‘Design Packages For Accident-Free Vehicles’
May Obiri Yeboah
MAY OBIRI Yeboah, Executive Director of the National Road Safety Commission, has called on insurance companies to think safety by developing more packages that take care of vehicles that will not be involved in any crash.
“If insurance packages serve as a form of motivation to drivers of vehicles that do not involve themselves in crashes the whole year, this will motivate drivers to be more careful,” she noted.
At a day’s transport forum hosted by WAPIC Insurance themed, “Road Safety – A Shared Responsibility of Players in the Transport Industry,” Ms Obiri Yeboah said road traffic crashes cost Ghana about two per cent of her Gross Domestic Product (GDP).
From January to May this year, a total of 5,082 road traffic crashes were recorded, involving 8,293 vehicles which resulted in total casualties of 884 deaths and 5,095 injuries.
“Compared to the same period last year, 5,135 cases were reported which involved 7,863 vehicles leading to 888 deaths and 4,517 injuries. This shows a reduction of 1.03 percent reported cases and 0.5 percent persons killed. However, the number of vehicles involved in crashes and the injuries occurring have increased by 5.5 percent and 12.8 percent respectively.”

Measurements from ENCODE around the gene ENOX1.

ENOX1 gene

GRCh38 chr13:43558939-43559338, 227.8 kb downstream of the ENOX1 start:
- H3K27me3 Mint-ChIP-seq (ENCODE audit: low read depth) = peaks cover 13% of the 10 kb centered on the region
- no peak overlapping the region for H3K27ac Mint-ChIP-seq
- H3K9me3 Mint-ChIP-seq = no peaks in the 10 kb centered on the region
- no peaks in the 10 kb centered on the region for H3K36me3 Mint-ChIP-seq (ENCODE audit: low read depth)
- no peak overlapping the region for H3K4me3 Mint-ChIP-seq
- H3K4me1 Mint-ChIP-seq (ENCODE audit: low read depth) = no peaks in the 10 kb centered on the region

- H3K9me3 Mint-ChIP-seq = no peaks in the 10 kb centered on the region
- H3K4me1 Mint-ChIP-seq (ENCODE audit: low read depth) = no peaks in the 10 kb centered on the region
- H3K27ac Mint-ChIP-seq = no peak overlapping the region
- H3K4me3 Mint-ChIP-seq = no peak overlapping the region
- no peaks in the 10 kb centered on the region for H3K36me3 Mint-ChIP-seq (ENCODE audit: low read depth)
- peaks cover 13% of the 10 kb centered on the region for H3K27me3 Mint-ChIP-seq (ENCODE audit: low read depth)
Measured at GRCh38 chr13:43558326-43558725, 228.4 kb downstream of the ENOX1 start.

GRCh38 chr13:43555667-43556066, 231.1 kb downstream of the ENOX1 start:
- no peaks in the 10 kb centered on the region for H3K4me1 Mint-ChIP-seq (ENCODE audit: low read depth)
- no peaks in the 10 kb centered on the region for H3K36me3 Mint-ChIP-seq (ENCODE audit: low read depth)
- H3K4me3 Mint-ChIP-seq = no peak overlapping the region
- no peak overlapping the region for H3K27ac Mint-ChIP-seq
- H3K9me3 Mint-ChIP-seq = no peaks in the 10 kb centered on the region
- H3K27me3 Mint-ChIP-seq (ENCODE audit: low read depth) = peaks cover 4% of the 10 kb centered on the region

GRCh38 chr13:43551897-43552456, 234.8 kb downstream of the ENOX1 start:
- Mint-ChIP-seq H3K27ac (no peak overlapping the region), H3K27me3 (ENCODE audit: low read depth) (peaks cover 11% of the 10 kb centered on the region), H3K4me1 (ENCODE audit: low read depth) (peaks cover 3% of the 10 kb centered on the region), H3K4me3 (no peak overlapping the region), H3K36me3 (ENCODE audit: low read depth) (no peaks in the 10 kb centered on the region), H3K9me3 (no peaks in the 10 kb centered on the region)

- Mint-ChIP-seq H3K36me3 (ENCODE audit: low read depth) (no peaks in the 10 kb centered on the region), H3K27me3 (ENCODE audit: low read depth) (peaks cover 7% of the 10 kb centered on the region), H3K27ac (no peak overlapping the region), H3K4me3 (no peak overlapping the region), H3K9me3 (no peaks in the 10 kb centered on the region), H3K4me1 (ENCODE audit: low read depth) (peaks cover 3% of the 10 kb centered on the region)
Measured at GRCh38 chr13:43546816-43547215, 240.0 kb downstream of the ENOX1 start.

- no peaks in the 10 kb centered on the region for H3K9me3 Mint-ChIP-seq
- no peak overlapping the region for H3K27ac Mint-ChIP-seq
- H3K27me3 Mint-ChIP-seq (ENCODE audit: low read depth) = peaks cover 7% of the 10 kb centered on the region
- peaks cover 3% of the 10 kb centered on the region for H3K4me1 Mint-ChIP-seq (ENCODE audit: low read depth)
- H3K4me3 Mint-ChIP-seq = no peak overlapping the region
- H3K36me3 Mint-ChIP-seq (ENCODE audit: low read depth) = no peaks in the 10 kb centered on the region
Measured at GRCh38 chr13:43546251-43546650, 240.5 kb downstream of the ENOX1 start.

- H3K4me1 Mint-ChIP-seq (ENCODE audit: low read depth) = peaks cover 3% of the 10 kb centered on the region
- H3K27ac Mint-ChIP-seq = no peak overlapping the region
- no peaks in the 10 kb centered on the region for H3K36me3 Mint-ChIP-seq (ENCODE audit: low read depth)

Adedayo Arowojolu, Managing Director, WAPIC Insurance Ghana, said most claim notifications from motor accidents indicated that 90 percent of the accidents were as a result of indiscipline on the roads.
He said the decision to hold the seminar was premised on their flagship MOOV Motor product, which exposed them daily to an “increasing rate of motor accidents and deaths on our roads.”
Mr Arowojolu therefore appealed for more stringent penalties to be imposed on drivers who flout traffic laws so as to discourage others “since the current penalty system is weak.”
Samuel Ayeh Payne, Chairman of the Parliamentary Select Committee on Road and Transport, said 95 per cent of road accidents are preventable, citing human error – particularly over-speeding – as the most reported cause of motor accidents in the country.
Mabel Sagoe, Director of Planning, Monitoring and Evaluation at the Driver Vehicle and Licensing Authority (DVLA), said efforts were underway to get all activities of DVLA onto an automated platform, after which the police and other regulatory bodies would be integrated onto the platform to help forestall illegal driver licensing.
She cautioned against the public dealing with middlemen known as “goro-boys.”
A business desk report